When did it start? Until sometime in the 19th century, Stage 1 existed from the begging of human history, and in developed countries like Canada. This continued into the 20th century, in developing countries. Though in this century, 21st century, there is no country still at this stage today.What was happening in society? A majority of the population sustained themselves by hunting, gathering food, and later by simple subsistence farming (Figure 11-4). Having many of children was a benefit because they could work and a couple would make it to adulthood. Hardships they went through include:-An epidemic, Black Death, which occurred in the 14th century in Europe and Asia that killed between  100 to 200 million people and reduced the population of Europe by 30 percent to 60 percent.-20 million to 40 million people in China between 1850 and 1864 died as a result of The Taiping Rebellion.-Many died, though majority belonged to children, because of disease, poor nutrition, and contaminated drinking water.

Stage 2: Early TransitionWhat? The birth rate is high while the death rate is rapidly declining. As such, the country’s total population in Stage 2 will increase, not because of an increase in births but of a rapid decrease in death rates. Only a few, poverty-stricken countries, primarily in the northern part of Africa – Chad and Niger – that go through droughts, are still in Stage 2.

When did it start? Stage 2 started as early as the late 1700s, in most developed parts of the world. This stage occurs much later but much quicker in developing parts of the world. Stage 2 did not begin until the 1960s for financially struggling countries.What was happening in society? At the time many people were still farmers, but because of technological advances more farmers became interested and involved in the production of commercial foods (Figure 11-5). Better food storage methods and sanitation improvements were developed, which improved food security and meant fewer diseases. Fewer farmers were needed because of an increase in productive agriculture. People then migrated to an urban centre to find a source of income. People continued to have more children, and more made it to adulthood and started a family of their own.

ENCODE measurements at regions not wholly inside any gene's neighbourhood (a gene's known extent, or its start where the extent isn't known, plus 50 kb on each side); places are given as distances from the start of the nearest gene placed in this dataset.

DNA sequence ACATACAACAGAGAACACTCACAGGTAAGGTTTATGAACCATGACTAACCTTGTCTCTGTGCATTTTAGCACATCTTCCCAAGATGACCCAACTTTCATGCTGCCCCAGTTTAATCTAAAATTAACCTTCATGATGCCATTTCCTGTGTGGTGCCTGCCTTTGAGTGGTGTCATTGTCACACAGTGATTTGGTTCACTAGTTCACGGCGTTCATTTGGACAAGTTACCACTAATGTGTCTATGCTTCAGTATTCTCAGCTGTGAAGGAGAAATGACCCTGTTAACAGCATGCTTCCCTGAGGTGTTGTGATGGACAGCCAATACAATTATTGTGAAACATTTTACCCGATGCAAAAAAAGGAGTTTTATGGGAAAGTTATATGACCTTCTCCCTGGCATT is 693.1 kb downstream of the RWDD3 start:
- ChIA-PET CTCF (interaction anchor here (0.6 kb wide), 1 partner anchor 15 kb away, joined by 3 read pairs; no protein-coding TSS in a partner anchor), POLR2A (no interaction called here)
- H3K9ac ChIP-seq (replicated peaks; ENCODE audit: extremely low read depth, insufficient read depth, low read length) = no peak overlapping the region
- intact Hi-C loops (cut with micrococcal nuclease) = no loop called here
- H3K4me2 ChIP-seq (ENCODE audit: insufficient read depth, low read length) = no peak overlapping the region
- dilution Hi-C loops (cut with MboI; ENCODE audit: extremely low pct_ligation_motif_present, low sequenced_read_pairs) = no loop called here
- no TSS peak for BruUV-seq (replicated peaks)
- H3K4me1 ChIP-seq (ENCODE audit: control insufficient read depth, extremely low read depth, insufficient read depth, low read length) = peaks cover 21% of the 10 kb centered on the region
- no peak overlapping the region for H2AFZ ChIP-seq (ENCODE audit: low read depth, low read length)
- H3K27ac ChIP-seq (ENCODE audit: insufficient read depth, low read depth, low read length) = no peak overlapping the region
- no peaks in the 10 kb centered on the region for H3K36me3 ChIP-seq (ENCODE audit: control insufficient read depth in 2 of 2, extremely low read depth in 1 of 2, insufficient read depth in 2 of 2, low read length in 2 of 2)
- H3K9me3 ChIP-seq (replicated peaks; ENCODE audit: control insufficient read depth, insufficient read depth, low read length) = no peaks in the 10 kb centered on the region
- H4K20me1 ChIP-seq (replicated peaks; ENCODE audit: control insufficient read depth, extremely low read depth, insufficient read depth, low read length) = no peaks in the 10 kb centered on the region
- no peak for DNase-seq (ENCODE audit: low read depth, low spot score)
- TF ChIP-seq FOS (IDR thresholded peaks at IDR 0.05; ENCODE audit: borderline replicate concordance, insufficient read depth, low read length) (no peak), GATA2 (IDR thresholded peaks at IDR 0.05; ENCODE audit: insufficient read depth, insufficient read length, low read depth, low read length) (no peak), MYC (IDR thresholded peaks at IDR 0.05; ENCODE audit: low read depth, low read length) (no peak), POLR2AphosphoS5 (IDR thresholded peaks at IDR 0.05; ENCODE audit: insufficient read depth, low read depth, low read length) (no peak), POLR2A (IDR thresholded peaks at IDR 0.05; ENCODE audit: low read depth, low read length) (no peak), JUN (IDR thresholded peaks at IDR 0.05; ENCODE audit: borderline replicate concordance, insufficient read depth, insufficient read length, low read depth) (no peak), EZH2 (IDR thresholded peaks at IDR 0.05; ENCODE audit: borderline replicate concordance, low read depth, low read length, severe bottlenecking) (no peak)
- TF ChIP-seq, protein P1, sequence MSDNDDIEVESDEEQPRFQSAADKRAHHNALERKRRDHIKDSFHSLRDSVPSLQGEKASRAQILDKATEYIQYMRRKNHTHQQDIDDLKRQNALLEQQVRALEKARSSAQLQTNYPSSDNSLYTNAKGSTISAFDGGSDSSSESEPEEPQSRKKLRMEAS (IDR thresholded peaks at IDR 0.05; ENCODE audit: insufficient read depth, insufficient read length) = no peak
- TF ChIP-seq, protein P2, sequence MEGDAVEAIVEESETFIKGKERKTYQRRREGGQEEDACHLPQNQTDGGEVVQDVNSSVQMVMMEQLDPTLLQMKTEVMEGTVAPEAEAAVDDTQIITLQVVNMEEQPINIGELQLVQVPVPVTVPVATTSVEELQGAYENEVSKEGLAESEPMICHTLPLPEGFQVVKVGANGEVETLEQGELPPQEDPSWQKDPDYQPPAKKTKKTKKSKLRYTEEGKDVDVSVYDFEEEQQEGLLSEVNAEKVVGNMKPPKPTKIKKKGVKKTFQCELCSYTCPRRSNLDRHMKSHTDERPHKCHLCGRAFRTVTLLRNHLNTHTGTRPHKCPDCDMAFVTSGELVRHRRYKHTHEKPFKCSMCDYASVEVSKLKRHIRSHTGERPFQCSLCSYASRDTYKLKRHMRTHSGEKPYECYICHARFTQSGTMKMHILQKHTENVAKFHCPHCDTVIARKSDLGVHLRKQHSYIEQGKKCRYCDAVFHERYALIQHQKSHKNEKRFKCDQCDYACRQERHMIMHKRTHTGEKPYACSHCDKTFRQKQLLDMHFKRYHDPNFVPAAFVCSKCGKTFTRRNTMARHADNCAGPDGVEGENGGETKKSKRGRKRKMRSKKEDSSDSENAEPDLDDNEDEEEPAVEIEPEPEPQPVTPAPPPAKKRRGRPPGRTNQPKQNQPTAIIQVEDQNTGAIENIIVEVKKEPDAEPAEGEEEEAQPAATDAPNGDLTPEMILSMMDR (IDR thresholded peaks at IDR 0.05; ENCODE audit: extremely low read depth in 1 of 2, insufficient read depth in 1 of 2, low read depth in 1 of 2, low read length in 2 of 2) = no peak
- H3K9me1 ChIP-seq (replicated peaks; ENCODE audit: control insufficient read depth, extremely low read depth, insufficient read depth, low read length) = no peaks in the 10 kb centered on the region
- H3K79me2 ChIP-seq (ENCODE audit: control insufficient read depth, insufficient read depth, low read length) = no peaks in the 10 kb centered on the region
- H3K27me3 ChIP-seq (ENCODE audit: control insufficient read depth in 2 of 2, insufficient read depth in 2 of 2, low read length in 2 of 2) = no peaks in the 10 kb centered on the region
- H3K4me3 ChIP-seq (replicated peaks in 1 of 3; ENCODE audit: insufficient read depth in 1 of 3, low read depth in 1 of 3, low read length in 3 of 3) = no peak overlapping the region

Stage 3: Late TransitionWhat? The death rates become low and birth rates decrease. Attitude towards large families changes, especially in cities, usually as a result of the change of the female role in society,  access to protection(contraception), and the cost of raising children. Most developing parts of the world are now in this phase.When did it start? Stage 3 started in most developed parts of the world during the late 19th century. Western Europe is the best example. In less developed countries birth rates have dropped much later, but much quicker.

What was happening in society? Rural to urban migration was common throughout the worlduntil a vast majority of the population settled in cities(Figure 11-6). An increase in agricultural productivity continued, based on people’s dependence on machinery.Stage 4: Post-TransitionWhat? The birth and death rate are both low, stabilizing population size. When did start? This phase is quite new, it took countries like Canada.

Japan, and Germany the last 30 years or so to reach it.What was happening in society? All the previously mentioned trends have continued, aside from the movie to cities. In some developed countries like Canada, Dominican Republic, and South Korea, the urban population is above 80 percent.

The role of women in this stage has changed, as many are currently holding a full-time career.Global Population and PovertyUsing a demographic transition model, you can better understand a country’s population growth